In the polls

Published September 8, 2004 8:06PM (EDT)

A Zogby battleground states poll released Tuesday is a reminder that, in America, the candidate who gets the most votes doesn't always finish first. It happened in 2000, when Al Gore stomped George W. Bush in the popular vote and lost to him in the Electoral College. And according to Zogby's numbers, it could easily happen again -- but this time, with the Democrat on top.

"If all the states -- even those within the margin of error -- were to go to the current leading candidates, and the other 34 states were to go as they did in the 2000 election, Mr. Bush would get 231 electoral votes and Mr. Kerry would get 307."

That's a significant margin, but one that hardly reflects the closeness of the race. The results in eight of the 12 states Zogby designates as currently leaning toward John Kerry are within the margin of error, and in Florida, Missouri and Nevada, Kerry leads by less than 1 percent. The poll's good news for Bush is that his position is more solid than Kerry's -- in only one state, Arkansas, is his lead within the margin of error, and in the key state of Ohio, he leads by a formidable 10.9 percent.

While the Electoral College outlook is hardly conclusive, Zogby's poll recognizes what the hype over the national polls following the Republican Convention obscured: The 2004 presidential campaign, like the 2000 campaign, will be won or lost state by state.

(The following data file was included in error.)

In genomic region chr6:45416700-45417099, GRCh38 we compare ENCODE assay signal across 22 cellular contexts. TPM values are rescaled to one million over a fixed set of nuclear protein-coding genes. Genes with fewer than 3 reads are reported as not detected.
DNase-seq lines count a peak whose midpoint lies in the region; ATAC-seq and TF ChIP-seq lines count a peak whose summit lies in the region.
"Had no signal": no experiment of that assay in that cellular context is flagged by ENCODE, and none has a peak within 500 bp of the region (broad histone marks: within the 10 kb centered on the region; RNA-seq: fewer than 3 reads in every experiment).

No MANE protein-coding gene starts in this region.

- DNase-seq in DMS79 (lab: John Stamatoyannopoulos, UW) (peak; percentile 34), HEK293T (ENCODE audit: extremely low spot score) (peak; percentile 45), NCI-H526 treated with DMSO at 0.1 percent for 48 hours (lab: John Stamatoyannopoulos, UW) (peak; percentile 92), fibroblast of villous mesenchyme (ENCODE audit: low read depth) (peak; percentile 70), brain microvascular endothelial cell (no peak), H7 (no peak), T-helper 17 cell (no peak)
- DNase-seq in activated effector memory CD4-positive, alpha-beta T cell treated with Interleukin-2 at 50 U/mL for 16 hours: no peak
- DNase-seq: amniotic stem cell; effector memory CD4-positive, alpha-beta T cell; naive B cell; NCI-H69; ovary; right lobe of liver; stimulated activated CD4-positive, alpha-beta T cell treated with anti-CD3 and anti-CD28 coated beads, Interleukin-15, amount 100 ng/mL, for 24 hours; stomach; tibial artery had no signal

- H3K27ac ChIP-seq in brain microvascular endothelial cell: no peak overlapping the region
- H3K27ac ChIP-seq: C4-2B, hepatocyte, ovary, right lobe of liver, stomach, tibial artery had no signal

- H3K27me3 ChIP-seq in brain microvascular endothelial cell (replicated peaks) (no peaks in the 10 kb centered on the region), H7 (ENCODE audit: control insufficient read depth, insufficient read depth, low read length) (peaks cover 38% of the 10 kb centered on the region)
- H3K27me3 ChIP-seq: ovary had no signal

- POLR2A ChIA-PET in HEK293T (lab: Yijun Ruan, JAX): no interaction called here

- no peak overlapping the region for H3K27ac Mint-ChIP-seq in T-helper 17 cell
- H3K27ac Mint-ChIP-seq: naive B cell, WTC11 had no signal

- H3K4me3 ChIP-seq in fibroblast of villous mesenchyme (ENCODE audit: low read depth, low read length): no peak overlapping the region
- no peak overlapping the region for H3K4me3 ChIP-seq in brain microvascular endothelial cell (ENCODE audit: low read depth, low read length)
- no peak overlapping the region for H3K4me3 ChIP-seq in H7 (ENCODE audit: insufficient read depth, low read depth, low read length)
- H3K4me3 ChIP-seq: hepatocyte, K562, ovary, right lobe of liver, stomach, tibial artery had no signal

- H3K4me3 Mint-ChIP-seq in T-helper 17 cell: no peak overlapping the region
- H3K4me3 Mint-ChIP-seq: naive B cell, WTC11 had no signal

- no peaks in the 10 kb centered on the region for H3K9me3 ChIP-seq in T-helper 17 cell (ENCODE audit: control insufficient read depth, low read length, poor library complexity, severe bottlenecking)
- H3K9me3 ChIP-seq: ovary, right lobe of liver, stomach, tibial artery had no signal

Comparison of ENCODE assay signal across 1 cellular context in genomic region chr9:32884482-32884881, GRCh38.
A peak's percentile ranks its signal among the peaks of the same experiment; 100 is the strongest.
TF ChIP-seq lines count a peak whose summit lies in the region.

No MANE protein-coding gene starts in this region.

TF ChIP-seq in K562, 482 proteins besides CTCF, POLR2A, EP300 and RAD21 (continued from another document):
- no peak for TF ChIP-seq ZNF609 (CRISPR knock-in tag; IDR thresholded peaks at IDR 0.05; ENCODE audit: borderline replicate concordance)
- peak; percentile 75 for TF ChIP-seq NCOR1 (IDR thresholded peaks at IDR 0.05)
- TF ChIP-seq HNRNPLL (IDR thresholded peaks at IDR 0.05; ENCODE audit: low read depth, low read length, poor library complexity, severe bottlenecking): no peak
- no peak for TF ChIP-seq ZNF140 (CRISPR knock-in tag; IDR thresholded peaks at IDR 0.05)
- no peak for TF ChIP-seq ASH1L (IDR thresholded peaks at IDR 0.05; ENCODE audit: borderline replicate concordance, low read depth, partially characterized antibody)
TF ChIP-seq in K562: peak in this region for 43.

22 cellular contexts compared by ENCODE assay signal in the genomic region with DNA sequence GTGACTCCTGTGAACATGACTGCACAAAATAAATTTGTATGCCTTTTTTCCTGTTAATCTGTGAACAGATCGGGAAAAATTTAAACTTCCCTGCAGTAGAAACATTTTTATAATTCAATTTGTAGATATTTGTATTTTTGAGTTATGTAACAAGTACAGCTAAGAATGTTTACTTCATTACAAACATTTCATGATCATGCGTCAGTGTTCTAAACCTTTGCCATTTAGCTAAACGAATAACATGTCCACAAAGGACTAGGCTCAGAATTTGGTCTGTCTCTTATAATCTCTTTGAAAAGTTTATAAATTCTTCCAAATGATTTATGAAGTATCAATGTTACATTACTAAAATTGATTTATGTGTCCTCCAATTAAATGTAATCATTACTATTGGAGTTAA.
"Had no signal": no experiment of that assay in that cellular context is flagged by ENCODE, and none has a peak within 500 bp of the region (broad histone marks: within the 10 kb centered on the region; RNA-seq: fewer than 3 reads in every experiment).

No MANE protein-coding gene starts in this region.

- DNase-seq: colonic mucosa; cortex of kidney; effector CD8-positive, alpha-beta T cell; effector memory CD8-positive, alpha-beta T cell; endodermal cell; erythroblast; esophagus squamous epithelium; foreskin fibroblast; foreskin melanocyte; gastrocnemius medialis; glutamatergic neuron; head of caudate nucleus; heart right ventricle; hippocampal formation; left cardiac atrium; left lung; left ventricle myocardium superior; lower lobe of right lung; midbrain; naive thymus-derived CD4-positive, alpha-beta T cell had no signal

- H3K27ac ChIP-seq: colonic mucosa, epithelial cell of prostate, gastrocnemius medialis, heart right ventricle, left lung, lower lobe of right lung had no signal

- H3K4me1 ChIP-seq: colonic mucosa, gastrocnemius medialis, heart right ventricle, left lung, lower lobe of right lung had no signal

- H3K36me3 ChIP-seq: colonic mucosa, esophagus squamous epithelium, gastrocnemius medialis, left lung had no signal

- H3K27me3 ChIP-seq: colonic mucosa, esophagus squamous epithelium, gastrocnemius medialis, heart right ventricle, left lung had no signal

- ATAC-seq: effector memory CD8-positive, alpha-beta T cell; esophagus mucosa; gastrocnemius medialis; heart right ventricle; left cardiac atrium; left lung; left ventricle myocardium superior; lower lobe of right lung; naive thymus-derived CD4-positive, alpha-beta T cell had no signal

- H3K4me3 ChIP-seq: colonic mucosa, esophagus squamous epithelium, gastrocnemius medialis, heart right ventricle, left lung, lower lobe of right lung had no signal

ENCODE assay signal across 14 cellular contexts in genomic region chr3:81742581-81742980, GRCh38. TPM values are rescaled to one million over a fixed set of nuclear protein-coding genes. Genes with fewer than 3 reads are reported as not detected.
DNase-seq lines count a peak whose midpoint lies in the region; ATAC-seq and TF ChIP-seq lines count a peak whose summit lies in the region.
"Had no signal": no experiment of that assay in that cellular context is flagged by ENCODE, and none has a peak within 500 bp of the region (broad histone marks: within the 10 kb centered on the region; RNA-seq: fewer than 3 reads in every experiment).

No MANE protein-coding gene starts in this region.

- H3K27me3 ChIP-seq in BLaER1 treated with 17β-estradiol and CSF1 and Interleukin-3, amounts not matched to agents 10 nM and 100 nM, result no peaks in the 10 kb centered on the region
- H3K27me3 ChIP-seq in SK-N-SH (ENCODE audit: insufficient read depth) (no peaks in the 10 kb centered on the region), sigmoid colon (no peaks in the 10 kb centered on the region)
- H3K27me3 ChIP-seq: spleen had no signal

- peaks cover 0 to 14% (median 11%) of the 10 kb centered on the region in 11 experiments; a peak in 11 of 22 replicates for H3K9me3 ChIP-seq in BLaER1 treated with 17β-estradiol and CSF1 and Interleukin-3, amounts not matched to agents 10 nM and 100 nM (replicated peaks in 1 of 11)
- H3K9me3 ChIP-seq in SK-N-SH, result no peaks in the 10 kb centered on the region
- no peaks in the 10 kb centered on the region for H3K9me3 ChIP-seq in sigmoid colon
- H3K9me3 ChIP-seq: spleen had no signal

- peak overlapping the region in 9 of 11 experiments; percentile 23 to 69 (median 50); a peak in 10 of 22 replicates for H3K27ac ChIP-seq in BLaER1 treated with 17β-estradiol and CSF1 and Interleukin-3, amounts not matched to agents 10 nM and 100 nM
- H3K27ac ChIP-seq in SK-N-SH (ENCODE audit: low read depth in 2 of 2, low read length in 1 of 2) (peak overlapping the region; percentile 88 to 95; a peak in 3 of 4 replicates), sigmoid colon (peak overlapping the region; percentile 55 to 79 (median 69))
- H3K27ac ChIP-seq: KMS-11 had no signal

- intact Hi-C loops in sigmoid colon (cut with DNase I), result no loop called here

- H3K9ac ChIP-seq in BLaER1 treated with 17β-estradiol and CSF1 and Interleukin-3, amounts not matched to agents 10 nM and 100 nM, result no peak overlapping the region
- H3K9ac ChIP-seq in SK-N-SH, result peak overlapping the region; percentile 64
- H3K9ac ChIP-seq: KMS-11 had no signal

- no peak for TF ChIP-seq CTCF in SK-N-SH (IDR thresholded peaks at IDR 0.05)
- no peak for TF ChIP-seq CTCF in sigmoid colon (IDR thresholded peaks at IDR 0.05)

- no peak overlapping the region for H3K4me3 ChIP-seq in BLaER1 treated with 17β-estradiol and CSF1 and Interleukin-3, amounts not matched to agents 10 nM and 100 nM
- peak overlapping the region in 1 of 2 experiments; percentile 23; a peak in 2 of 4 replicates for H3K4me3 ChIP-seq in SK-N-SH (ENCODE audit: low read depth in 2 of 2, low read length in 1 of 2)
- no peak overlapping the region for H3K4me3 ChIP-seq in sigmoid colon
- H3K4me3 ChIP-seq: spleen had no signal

Last week, War Room reported that more than 80 percent of the citizens of Germany and France favored John Kerry in the November election. A poll released today by the University of Maryland in conjunction with an international survey company called Globescan shows support for Kerry all over the globe. The people of 35 nations favor Kerry by more than a 2-to-1 margin, according to the survey. "Asked how the foreign policy of President Bush has affected their feelings toward the US, in 30 countries a majority or plurality said it made them feel 'worse' about America."

The list of countries that disapprove of how America currently handles its foreign affairs is too long to print in full, and ranges from China to Britain to Argentina to Kazakhstan. Globescan's president notes that "perhaps most sobering for Americans is the strength of the view that US foreign policy is on the wrong track, even in countries contributing troops in Iraq."

Opposition to the Bush administration was not unanimous, however. Should Bush take a long vacation in January, the poll identifies three countries in which he can expect a moderately warm welcome: The Philippines, Poland and Nigeria.

By Jeff Horwitz

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